UC Irvine today was awarded $3.9 million to upgrade its core embryonic stem cell research laboratory and expand a program to train young scientists on research techniques involving human embryonic stem cells.
This grant is part of more than $50 million in Shared Research Laboratory funding awarded to 17 institutions by the Independent Citizens Oversight Committee, the governing board of the California Institute for Regenerative Medicine. CIRM awards are intended to fund laboratories and equipment for the growth of human embryonic stem cells and training for scientists and technical staff who grow and maintain these cells. All grants are subject to review and revision by CIRM.
“We are honored to be chosen for this funding, which will allow us to enhance our already top-notch facility and popular training course,” said Peter Donovan, co-director of the Sue and Bill Gross Stem Cell Research Center at UCI. “Modern facilities and trained scientists are key to developing future stem cell therapies.”
UCI’s core laboratory is located within the Sue and Bill Gross Stem Cell Research Center and is equipped with instruments critical to human embryonic stem cell research. Scientists use the laboratory to explore the biology of human embryonic stem cells and their use in therapies for spinal cord injuries, diabetes, multiple sclerosis, muscular dystrophy, heart disease, retinal disease, and Alzheimer’s and Huntington’s diseases.
With CIRM funding, UCI plans to create more laboratory research space and purchase new equipment designed to genetically modify and analyze stem cells, as well as equipment to isolate specialized cells for disease treatment. It also plans to renovate space where potential stem cell-based treatments are tested prior to moving them to the clinic.
Notably, UCI was one of only six institutions in the state chosen by CIRM to train new researchers in the use of human embryonic stem cells. In 2006, UCI created a five-day Human Embryonic Stem Cell Techniques Course that teaches methods for cultivating, handling and differentiating human embryonic stem cells. The course is well-attended, drawing students from UCI and UC Riverside.
“We are delighted that CIRM recognized the strength of our training program and the efforts of all at UCI who contributed to the quality of the course,” said Leslie Lock, director of the training course.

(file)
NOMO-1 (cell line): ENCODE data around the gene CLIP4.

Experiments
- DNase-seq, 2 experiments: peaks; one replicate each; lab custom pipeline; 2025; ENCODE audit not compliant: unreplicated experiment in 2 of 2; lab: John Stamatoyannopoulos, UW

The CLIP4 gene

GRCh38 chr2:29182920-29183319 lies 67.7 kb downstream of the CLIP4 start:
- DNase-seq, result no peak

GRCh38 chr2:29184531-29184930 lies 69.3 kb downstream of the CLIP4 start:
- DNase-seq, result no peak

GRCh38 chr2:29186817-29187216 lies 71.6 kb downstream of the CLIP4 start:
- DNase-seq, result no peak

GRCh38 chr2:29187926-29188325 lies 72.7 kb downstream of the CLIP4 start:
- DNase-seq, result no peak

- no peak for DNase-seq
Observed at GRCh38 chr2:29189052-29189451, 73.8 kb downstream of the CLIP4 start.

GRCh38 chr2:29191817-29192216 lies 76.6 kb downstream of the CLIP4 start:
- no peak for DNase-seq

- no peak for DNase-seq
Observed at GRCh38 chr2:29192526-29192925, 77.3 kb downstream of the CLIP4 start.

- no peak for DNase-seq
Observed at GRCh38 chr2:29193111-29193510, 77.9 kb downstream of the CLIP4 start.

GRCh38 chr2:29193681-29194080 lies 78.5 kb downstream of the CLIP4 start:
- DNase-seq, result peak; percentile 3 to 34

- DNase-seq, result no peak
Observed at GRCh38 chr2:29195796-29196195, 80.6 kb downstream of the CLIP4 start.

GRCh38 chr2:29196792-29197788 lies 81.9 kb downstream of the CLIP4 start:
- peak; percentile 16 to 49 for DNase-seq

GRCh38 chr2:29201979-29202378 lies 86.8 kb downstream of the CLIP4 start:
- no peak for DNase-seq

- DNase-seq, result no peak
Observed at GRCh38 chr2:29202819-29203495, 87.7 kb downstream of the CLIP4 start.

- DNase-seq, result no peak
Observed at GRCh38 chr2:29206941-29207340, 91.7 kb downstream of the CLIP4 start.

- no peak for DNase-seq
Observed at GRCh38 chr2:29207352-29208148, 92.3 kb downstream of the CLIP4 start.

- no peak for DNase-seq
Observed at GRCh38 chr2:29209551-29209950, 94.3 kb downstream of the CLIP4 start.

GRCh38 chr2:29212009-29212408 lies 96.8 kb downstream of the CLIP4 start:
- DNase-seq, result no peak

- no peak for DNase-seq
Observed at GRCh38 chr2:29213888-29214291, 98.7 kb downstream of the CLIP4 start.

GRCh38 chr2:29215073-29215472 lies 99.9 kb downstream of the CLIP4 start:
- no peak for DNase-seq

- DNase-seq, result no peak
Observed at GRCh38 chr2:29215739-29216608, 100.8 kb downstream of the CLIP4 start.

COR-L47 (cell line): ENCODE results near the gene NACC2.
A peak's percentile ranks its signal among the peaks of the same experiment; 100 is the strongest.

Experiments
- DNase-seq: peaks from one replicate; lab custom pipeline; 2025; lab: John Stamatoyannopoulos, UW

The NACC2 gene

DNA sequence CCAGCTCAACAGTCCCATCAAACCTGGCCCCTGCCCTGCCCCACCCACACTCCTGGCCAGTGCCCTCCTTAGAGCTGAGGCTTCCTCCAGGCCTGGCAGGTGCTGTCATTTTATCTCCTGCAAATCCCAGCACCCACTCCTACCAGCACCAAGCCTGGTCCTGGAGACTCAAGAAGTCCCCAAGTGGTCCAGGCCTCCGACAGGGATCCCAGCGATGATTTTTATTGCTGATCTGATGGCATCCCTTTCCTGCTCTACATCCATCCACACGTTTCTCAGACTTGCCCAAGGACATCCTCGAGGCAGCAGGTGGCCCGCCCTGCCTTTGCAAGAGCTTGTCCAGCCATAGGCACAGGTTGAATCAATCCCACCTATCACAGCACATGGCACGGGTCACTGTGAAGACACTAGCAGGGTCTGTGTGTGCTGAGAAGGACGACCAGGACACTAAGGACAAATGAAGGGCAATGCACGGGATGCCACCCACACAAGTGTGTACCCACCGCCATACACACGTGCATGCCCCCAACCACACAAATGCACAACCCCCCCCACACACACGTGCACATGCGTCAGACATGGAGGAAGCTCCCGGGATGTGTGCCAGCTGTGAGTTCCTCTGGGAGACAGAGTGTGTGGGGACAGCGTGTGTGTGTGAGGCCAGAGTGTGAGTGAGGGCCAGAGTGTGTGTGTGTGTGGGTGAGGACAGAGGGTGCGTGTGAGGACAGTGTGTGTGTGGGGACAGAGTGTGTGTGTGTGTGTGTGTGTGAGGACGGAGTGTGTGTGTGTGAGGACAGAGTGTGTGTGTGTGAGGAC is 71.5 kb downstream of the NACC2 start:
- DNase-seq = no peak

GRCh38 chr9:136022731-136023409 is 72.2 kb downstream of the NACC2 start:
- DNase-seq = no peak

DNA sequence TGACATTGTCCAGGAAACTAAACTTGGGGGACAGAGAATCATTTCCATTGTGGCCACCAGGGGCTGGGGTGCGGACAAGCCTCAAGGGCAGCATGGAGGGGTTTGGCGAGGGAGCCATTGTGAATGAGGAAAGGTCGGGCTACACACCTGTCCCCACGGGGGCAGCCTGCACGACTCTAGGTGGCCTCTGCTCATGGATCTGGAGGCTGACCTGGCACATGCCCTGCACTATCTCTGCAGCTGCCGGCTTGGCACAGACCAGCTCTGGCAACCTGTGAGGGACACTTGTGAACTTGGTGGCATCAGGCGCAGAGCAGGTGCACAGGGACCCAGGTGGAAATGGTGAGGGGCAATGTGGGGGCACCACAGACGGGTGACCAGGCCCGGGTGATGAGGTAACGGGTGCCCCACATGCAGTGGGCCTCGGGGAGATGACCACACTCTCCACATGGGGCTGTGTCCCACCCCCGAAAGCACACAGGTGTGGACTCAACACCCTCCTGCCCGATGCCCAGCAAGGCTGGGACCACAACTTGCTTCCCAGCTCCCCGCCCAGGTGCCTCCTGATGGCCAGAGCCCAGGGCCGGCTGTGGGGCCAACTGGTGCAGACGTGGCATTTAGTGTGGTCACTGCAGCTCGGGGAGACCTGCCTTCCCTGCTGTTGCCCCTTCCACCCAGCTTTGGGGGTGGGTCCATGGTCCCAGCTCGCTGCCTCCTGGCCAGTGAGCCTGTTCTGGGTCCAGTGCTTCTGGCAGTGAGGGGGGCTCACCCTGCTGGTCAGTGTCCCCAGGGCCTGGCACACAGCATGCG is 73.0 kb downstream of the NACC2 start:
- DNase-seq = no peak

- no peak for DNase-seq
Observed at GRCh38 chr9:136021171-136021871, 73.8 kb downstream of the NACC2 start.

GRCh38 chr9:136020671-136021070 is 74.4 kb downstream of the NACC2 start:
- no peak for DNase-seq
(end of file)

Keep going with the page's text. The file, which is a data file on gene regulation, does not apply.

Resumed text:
UCI will use CIRM funds to lengthen the course to two weeks to include instruction on methods for cell transplantation and for testing potential therapies prior to clinical research. Currently, few opportunities exist for researchers to learn both how to develop potential human embryonic stem cell therapies and to carry out pre-clinical testing. CIRM funding also will support UCI’s master’s program in stem cell biology, which trains the next generation of scientists in this burgeoning field.
In all, UCI and its stem cell research scientists have been awarded $17.5 million in CIRM funding. Earlier this year, seven UCI scientists new to human embryonic stem cells were awarded research grants totaling $4 million, and three scientists with experience in the field were awarded grants totaling $7.4 million. In April 2006, UCI was awarded about $2 million to educate new stem cell researchers. UCI ranks fourth among 23 institutions for total CIRM funding.
UCI began its stem cell research program in the 1970s and moved into human stem cell research in 2000. Today, more than 60 UCI scientists use stem cells in current or planned studies. Now a hub for stem cell research in Southern California, UCI is raising money for a new building that would house its stem cell researchers, the core laboratory, training facilities and research space. UCI plans to apply for a CIRM facilities grant to build the structure.
About the University of California, Irvine: The University of California, Irvine is a top-ranked university dedicated to research, scholarship and community service. Founded in 1965, UCI is among the fastest-growing University of California campuses, with more than 25,000 undergraduate and graduate students and about 1,800 faculty members. The second-largest employer in dynamic Orange County, UCI contributes an annual economic impact of $3.7 billion. For more UCI news, visit www.today.uci.edu.
Television: UCI has a broadcast studio available for live or taped interviews. For more information, visit www.today.uci.edu/broadcast.
News Radio: UCI maintains on campus an ISDN line for conducting interviews with its faculty and experts. The use of this line is available free-of-charge to radio news programs/stations who wish to interview UCI faculty and experts. Use of the ISDN line is subject to availability and approval by the university.